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The Castle of Cagliostro

I've never seen any of the Lupin manga or anime before, but theengineer very generously gave me a copy of The Castle of Cagliostro for Christmas. To make my evening a nice one despite missing out on all tonight's big events, I curled up with a glass of orange juice and watched the movie tonight. I've enjoyed all the Miyazaki movies I've seen thus far - not many, really - and had every reason to expect good things from this one. It did not disappoint!


What a fun movie! What a nicely constructed movie! It had good flow, fun characters, and some nifty technology. I really liked the gyrocopter, and the Shadows' gauntlets were pretty impressive. I've never seen gauntlets portrayed so effectively and versatilely. Also, I liked Lupin's replacement ring - complete with confetti, a pop-up bouncy head, AND a loudspeaker/radio! What more could one want in a ring? I mean, really? The string of flags was also rather fetching: the thief reminding the Princess of her real standing among nations, when she's busy being all locked up.

It was refreshing to have a hell-hole-type dungeon without a killer monster in it. It helped make the movie more real-worldish. The despair of being locked in with lots of ancient skeletons and no hope of escape, all by itself, was considered torture enough. And they always had the option of killing off the prisoners if they thought starving them to death was too boring.

I wish I knew more about political history than I do. The concept of all the regimes of power from the Middle Ages on being affected by the bill-printing from this kingdom was good, but it might have meant more to me - or been more ridiculous, I don' t know which - if I knew more about the monetary foundation of all the regimes in question. According to the first website I found on the history of money, printed paper money wasn't common in Western Europe until the mid-18th century. The earliest known instance of it in any form was 9th century China, although after 15th century depreciation, paper currency fell out of use there for several centuries. So the movie's first feasible example would have been Napoleon. Okay, I liked the movie better before I knew this. Actually wait - perhaps they were minted fake coins before the 18th century? Out of what?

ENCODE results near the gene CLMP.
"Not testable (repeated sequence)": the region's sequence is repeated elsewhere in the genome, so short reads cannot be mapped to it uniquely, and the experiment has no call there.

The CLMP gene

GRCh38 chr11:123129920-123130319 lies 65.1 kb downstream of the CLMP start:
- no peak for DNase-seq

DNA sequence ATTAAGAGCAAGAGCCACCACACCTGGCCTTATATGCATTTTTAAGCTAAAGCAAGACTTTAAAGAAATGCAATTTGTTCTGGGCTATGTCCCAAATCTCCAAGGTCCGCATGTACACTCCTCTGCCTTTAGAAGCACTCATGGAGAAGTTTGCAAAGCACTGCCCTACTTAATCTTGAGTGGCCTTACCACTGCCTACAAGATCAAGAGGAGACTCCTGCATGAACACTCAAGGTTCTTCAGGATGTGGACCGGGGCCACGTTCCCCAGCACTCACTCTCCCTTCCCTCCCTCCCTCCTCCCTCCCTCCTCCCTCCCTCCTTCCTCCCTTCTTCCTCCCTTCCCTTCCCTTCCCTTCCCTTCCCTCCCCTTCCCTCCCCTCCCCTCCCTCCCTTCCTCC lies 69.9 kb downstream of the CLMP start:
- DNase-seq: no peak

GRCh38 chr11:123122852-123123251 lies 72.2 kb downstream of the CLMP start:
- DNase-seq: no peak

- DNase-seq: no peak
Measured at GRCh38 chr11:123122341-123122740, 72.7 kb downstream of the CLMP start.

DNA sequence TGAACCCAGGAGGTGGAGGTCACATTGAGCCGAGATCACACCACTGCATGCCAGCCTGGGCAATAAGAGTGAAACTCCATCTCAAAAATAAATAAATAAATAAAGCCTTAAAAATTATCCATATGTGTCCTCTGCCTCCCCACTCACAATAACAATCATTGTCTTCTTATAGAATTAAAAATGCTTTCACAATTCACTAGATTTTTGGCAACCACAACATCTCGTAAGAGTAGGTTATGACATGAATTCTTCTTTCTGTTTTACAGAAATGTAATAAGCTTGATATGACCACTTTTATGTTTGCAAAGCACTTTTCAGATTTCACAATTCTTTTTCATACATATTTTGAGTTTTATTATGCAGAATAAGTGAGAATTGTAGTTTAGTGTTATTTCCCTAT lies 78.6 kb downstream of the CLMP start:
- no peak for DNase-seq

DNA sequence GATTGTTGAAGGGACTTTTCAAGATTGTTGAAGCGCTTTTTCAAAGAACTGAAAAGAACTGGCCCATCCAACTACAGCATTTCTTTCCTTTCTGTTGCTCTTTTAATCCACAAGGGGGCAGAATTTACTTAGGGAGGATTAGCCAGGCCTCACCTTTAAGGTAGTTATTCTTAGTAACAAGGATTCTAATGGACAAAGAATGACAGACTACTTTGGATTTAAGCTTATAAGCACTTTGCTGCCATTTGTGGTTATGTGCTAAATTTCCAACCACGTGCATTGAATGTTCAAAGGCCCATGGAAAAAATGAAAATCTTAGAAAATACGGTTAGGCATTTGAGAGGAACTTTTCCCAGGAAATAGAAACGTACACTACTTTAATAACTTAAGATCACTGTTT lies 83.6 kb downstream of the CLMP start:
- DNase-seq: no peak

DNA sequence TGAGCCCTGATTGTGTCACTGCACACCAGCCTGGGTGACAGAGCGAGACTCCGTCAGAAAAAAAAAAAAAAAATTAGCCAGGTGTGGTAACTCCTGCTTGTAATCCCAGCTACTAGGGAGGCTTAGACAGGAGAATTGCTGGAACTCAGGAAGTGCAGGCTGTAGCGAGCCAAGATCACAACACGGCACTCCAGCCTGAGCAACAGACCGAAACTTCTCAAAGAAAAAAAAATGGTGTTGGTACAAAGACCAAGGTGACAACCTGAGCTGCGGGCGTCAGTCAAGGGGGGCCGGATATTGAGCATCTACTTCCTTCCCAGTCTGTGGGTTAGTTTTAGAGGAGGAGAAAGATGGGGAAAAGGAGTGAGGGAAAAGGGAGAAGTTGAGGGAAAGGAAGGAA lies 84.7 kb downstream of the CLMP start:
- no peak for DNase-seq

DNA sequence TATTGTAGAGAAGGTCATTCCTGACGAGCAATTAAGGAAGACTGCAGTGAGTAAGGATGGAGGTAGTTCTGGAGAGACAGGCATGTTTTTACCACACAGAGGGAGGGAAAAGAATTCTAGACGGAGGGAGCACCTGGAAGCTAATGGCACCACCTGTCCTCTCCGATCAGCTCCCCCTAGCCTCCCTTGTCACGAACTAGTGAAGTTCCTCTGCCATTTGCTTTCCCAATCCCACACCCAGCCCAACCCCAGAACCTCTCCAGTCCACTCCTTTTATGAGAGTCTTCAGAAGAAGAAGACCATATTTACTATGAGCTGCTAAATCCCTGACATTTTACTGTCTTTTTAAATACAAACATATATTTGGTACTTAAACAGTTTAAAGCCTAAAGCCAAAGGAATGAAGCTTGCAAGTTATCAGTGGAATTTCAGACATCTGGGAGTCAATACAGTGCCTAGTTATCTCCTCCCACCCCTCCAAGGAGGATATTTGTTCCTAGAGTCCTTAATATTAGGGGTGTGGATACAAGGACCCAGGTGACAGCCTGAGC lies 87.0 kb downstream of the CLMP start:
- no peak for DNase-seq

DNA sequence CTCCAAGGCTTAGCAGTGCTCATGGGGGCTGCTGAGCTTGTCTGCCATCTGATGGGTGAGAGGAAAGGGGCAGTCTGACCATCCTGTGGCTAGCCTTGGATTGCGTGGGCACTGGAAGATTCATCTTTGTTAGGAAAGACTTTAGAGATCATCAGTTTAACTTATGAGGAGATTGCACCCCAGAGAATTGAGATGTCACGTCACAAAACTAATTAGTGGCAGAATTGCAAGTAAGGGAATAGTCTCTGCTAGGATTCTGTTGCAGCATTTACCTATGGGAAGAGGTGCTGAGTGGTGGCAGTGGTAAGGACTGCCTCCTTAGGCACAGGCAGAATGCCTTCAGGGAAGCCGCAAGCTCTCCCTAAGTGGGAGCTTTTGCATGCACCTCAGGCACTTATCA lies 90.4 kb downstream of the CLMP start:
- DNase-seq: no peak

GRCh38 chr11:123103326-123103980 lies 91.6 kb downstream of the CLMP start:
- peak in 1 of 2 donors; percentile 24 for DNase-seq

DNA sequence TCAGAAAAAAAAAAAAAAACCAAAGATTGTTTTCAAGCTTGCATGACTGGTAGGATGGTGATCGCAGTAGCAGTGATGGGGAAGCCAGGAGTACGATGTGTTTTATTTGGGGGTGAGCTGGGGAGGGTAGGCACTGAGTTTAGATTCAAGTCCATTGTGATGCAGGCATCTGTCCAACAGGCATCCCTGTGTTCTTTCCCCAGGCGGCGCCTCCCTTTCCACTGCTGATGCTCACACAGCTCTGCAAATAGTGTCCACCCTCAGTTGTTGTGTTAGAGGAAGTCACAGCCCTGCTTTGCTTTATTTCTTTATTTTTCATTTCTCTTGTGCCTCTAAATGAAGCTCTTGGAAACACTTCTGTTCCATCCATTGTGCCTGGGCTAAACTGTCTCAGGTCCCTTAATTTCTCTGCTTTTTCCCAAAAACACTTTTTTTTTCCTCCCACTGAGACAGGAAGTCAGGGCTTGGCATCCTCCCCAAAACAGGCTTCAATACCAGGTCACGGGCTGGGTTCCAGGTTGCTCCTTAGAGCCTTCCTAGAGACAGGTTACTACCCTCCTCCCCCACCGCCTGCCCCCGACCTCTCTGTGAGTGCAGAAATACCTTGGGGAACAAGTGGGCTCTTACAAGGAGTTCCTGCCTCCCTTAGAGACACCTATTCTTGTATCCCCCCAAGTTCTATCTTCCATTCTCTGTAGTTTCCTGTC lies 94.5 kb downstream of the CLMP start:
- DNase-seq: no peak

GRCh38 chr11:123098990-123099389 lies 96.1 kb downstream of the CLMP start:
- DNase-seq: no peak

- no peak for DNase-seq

I loved the final treasure! What a delightful and suitably convincing windfall to come from everything that had happened. It helped keep Lupin virtuous. Did he know or suspect what it was when he offered to trade the rings for the girl? Presumably it was a gamble, since doing in the source of all that counterfeit money was enough of a good outcome for him.

Minor unanswered wonders: The Count tells the Princess that the Cagliostro blood flows through her veins, that she too is a murderer. Equally, even before this scene occurs, the Princess tells Lupin not to bother rescuing her, since she's a Cagliostro, and thus somehow cursed. There was no follow-up to this, nor any set-up for it, unless it's just to show the Count's been trying to brainwash her all this time she was at the convent? She never seemed to have any further hangups over her bloodline on this particular point.

Did they turn off the laser-disintegration system before letting the wedding guests in? When the post-wedding chase sequence was going on, guards were running all over the grass! Also, I idly wondered what the wheel which Lupin pried loose drove, since, as was shown by the subsequent events, the wheel clearly wasn't necessary to drive the clock!

Is there a tradition of important Japanese youngsters in anime having moon-and-sun ceilinged bedrooms? I was briefly reminded of Baby's bedroom in Spirited Away, seeing the Princess' more refined variant.

I did occasionally wonder about aspects that may or may not be more fully explained in the other movies or series or manga. For example, is there a story behind the samurai's sword? Is there a background behind how all 4 thief-types developed their friendship and Lupin's rivalry with the Interpol inspector? Is there more to know about Lupin's family tradition of thievery?